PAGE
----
Knoxville leaders look for public input on Lakeshore park plans

Knoxville leaders look for public input on Lakeshore park plans

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The park already has a number of fields and walking trails available. The park already has a number of fields and walking trails available.
"It's just important for a gathering place for kids to be able to be in a safe place to gather, be able to play games," park visitor Kelly McCarley said. "It's just important for a gathering place for kids to be able to be in a safe place to gather, be able to play games," park visitor Kelly McCarley said.

By SAMANTHA MANNING
6 News Reporter

KNOXVILLE (WATE) - Knoxville city leaders held a public meeting Monday evening at Sacred Heart Cathedral to discuss plans on the future of Lakeshore Park.

"You can do all kinds of things," Director of Coaching for Knox Crush Scott Muir told 6 News. "You can put in more pavilions and more park areas."

Muir said his teams use Lakeshore Park all the time and they're hoping to see an investment in more athletic fields.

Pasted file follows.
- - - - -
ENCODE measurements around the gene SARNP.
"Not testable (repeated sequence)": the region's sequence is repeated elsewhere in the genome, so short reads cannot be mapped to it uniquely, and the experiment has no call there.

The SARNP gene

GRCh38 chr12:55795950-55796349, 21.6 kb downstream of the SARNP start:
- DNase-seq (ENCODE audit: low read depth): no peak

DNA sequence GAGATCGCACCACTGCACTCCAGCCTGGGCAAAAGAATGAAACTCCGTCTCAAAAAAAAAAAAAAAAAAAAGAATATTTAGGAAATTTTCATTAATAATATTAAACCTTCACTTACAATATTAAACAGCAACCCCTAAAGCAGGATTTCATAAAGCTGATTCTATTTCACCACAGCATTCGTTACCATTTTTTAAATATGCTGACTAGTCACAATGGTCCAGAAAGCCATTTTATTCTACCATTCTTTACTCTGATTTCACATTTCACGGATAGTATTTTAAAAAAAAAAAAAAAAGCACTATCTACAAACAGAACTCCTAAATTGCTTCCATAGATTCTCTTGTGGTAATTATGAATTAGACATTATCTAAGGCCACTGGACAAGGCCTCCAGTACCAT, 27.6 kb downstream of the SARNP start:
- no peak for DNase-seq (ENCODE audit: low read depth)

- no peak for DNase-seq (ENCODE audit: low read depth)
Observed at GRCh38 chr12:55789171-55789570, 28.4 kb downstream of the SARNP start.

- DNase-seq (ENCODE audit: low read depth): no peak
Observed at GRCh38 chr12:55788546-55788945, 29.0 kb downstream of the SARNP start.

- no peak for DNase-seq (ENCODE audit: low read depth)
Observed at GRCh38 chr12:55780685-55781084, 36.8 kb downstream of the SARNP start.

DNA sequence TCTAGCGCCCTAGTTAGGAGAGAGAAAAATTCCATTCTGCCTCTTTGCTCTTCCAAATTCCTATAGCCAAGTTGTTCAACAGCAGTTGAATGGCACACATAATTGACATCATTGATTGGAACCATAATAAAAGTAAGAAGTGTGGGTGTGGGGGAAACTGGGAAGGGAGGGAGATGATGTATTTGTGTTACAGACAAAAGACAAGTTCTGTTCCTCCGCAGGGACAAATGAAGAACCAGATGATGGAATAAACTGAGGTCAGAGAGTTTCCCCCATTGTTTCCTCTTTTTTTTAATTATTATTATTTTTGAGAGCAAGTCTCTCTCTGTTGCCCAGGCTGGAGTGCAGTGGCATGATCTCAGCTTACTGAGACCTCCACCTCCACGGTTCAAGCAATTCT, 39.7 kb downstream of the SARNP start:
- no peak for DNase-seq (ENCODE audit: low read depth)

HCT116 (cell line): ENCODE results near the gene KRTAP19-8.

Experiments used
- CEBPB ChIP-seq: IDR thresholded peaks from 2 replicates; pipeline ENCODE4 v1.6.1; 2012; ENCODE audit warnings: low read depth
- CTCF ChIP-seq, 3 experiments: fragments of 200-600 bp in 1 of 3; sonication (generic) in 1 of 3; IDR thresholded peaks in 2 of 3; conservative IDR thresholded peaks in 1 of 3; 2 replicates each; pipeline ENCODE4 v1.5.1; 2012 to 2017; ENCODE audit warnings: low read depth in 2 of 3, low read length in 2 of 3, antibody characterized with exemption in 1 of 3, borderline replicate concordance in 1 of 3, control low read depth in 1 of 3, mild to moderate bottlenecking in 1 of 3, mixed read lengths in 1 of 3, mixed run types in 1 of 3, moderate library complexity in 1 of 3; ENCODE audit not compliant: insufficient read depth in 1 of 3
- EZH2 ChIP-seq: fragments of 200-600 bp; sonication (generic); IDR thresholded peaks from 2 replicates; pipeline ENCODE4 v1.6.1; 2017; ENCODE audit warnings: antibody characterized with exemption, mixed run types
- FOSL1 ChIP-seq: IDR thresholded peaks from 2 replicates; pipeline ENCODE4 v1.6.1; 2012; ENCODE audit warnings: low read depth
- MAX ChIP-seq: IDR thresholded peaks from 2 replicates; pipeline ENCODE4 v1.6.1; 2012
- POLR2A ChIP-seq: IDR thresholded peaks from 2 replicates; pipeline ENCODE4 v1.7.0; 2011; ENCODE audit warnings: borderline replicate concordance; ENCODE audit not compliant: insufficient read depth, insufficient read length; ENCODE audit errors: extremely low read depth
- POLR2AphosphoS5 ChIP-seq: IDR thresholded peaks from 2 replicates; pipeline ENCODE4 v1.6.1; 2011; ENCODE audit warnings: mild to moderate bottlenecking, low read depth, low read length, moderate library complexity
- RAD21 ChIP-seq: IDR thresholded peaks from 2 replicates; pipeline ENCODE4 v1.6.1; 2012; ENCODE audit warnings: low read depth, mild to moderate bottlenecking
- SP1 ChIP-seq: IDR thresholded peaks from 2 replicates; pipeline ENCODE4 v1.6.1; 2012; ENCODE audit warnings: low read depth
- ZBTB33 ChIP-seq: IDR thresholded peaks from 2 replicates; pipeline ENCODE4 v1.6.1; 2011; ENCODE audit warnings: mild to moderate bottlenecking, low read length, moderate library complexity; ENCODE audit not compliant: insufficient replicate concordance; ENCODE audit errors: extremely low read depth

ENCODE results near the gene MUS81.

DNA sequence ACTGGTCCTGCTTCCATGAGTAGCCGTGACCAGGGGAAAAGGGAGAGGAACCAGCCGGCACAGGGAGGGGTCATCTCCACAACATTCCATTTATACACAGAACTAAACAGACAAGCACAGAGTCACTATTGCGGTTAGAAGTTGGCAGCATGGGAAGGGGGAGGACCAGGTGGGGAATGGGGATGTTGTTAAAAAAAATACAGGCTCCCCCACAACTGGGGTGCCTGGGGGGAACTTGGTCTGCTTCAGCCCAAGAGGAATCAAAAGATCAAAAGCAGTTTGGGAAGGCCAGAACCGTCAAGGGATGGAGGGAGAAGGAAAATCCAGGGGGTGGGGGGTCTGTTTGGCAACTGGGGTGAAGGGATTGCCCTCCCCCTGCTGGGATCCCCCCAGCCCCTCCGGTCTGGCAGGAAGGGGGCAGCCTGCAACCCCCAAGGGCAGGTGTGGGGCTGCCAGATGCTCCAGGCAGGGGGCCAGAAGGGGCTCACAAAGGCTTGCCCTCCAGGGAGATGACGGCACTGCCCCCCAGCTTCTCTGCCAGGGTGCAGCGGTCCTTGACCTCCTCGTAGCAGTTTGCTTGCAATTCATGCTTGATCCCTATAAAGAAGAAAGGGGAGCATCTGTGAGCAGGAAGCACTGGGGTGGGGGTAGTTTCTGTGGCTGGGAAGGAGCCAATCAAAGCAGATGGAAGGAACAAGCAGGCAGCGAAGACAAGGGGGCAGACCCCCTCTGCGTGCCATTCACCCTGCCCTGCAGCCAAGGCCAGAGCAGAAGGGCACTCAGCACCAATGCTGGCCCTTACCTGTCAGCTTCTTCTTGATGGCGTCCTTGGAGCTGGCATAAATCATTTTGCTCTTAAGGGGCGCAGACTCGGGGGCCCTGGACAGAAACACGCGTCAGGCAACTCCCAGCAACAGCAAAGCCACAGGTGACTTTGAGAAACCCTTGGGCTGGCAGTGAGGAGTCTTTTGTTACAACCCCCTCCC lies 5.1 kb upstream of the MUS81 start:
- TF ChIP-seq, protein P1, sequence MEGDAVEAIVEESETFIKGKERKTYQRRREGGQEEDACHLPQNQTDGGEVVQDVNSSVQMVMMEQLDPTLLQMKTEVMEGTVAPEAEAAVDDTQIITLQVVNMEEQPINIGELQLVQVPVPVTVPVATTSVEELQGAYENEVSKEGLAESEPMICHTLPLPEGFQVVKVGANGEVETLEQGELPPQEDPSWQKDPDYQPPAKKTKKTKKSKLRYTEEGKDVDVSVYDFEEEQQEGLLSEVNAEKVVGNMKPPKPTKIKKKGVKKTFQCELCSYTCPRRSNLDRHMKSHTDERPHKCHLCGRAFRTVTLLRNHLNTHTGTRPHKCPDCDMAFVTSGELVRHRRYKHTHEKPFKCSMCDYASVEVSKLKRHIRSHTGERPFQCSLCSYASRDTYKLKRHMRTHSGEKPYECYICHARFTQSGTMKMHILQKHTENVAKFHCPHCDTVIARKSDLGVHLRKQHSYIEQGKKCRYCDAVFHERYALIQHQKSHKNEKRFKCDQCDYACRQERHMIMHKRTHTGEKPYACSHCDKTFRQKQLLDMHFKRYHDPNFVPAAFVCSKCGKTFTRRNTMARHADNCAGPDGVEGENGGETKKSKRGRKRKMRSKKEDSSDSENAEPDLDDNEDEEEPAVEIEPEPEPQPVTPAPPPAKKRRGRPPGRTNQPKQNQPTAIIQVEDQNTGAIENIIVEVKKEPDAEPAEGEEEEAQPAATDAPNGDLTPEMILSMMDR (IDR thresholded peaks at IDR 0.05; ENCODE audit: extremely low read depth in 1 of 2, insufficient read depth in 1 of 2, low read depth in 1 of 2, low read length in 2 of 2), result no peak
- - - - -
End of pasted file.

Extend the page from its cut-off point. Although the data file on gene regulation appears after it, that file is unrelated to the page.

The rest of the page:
"There's plenty of area out here to put a lot of athletic fields," Muir said. "It's a good way for the city to make some money, hotels, and things like that."

The city is in the process of taking over the entire former Lakeshore Mental Health Institute grounds after the state voted to turn over ownership last year.

The space is home to baseball, softball and soccer fields along with walking paths that run along Fort Loudon Lake.

"It's just important for a gathering place for kids to be able to be in a safe place to gather, be able to play games," park visitor Kelly McCarley said.

Deputy to Knoxville Mayor Madeline Rogero, Bill Lyons, said there are still some buildings that need to be demolished.

"Folks from all over the city and outside the city use it and we just see it becoming a real jewel in the entire park system," Lyons said.

More than one million people visit the 180-acre park each year and during Monday's meeting the city said around 3,000 people use the trails each day.

"It's a big area," Muir said. "There's a lot that you can do with it."

Lyons said the city is hoping to narrow down the plans for changes by the fall though it's unclear how long the renovation process will last.

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